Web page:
with their equipment and communication methods. The poor planning
and lack of contingency options were exposed. No medical assistance
had been prepared for the ATF's raid. Reports emerged that some
of the ATF agents had injured or killed one another in friendly
fire. There were hints that other agents might have even been captured
and let go by the Davidians. The ATF intelligence chief stopped
holding press conferences as the heat continued to mount.
On April 19,
tired from the boredom and bad publicity of just standing around
outside the "compound," the FBI drove a tank through the
Davidians’ home, pumped it full of CS gas, launched incendiary devices
at the building, and watched it go up in flames. As soon as the
stakes became higher, as soon as questioning the feds meant implying
they had committed mass murder, the media stopped barking defiantly
and jumped back to the government’s lap.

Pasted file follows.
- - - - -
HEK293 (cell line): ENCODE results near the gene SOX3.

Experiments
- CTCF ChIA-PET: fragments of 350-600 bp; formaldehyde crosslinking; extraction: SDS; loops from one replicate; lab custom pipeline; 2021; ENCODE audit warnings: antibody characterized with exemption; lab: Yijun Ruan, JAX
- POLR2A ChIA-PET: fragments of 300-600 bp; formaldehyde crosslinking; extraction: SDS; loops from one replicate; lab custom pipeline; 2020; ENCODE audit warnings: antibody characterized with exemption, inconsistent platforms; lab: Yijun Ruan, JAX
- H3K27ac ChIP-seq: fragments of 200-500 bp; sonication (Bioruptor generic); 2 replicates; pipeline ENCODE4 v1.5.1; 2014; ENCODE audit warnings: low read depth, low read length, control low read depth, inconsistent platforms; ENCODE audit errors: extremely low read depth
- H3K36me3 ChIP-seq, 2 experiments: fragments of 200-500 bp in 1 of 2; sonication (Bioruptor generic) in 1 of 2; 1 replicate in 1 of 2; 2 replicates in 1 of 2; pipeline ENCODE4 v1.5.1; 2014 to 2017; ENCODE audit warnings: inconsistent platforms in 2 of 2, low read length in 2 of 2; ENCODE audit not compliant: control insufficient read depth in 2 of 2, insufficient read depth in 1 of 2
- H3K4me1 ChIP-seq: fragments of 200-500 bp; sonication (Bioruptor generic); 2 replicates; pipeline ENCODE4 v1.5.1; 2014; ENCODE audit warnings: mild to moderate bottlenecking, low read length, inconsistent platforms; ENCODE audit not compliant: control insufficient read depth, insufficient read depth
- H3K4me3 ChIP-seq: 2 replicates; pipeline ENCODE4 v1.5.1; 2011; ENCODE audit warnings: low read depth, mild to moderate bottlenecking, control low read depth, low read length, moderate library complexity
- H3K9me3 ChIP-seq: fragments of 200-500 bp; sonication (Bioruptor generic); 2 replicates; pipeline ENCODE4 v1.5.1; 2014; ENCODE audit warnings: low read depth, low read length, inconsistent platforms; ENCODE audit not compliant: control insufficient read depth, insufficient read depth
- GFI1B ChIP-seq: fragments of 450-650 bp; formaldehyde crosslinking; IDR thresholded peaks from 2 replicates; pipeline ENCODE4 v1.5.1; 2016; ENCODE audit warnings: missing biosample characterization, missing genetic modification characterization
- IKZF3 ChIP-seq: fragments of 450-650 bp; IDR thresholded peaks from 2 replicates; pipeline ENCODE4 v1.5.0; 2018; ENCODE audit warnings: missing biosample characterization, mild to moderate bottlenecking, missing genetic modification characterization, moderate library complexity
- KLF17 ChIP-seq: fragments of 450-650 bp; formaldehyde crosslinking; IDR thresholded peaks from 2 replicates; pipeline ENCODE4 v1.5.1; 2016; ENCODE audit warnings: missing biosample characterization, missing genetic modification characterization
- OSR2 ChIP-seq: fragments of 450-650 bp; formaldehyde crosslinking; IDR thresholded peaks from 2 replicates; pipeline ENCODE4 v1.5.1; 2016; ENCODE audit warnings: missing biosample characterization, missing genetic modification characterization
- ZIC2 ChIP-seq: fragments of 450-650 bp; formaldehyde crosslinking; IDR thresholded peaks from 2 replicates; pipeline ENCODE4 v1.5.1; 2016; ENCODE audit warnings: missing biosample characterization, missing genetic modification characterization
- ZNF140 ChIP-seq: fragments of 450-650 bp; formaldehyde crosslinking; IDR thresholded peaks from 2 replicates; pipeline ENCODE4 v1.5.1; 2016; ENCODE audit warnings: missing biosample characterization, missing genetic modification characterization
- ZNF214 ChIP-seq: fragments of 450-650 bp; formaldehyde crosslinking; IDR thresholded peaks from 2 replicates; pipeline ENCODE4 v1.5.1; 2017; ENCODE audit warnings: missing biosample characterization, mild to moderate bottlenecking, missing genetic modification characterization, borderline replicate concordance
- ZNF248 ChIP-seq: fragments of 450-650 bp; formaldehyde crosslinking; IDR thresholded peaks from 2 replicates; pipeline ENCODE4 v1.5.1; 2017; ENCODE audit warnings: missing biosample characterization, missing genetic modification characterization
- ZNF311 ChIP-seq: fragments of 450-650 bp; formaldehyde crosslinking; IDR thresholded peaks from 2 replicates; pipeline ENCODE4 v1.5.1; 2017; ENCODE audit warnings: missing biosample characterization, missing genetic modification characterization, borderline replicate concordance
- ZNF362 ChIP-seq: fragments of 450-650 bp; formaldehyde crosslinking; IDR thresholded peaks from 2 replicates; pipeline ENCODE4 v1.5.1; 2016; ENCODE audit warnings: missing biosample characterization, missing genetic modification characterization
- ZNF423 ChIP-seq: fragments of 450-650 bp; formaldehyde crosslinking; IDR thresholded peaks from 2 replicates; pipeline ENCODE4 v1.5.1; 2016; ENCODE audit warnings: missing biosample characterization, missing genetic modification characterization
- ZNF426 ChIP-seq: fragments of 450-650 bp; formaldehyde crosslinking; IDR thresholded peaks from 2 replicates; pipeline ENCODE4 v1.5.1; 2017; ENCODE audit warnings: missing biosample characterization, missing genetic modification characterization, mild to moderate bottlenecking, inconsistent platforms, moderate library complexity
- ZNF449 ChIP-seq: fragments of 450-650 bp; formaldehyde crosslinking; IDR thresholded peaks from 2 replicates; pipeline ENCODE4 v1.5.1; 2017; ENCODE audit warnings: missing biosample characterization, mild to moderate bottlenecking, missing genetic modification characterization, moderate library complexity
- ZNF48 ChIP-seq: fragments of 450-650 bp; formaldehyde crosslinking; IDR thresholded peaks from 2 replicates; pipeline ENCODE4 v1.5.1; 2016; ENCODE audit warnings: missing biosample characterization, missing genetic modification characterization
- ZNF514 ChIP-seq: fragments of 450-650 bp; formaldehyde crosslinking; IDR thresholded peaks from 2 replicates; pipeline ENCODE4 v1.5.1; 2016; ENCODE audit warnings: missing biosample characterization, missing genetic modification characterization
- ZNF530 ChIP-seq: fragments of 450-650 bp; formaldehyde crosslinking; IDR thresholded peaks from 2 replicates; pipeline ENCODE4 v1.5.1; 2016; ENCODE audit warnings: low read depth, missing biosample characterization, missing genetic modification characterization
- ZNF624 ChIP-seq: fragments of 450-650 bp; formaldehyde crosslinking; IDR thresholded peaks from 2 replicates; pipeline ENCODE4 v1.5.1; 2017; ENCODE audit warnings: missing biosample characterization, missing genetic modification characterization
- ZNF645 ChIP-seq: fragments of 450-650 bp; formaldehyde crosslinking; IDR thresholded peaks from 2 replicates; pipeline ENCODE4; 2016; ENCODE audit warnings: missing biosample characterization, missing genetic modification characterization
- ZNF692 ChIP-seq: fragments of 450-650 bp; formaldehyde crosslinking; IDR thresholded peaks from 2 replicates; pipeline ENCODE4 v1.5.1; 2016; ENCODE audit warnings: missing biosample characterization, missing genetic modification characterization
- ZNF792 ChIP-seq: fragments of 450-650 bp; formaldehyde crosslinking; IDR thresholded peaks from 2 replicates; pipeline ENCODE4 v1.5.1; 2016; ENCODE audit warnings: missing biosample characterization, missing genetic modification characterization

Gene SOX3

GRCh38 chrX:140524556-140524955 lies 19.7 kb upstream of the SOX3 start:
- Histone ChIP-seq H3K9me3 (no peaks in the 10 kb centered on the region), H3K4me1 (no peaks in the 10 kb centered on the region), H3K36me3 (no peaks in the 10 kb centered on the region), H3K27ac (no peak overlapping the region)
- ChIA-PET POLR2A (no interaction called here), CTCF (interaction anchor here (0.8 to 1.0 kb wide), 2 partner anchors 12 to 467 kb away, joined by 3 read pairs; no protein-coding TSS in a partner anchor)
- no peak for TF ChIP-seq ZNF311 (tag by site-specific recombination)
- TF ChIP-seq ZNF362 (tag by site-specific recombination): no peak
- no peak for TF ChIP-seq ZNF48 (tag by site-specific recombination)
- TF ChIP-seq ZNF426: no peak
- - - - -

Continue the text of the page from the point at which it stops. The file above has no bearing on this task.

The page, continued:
home of America’s center-left, oversaw this exceedingly important
event in the development of the police state. Unsurprisingly, every
respectable liberal defended the government and believed Clinton’s
people when they demonized the Davidians. The entire respectable
right went along with the bloodletting, too. Why wouldn’t they?
It was a raid planned by George H.W. Bush’s ATF, carried out by
the Clintonistas, and ultimately rubberstamped by the Republicans
in Congress, and so everyone could get behind it. Some libertarians
wavered, including Randians and other proponents of violent national
secularism, and much of the radical left went limp too.
City incident two years later was spun by the media as an example
of anti-government extremism somehow being a greater threat than
the government itself. It became increasingly un-PC to bring up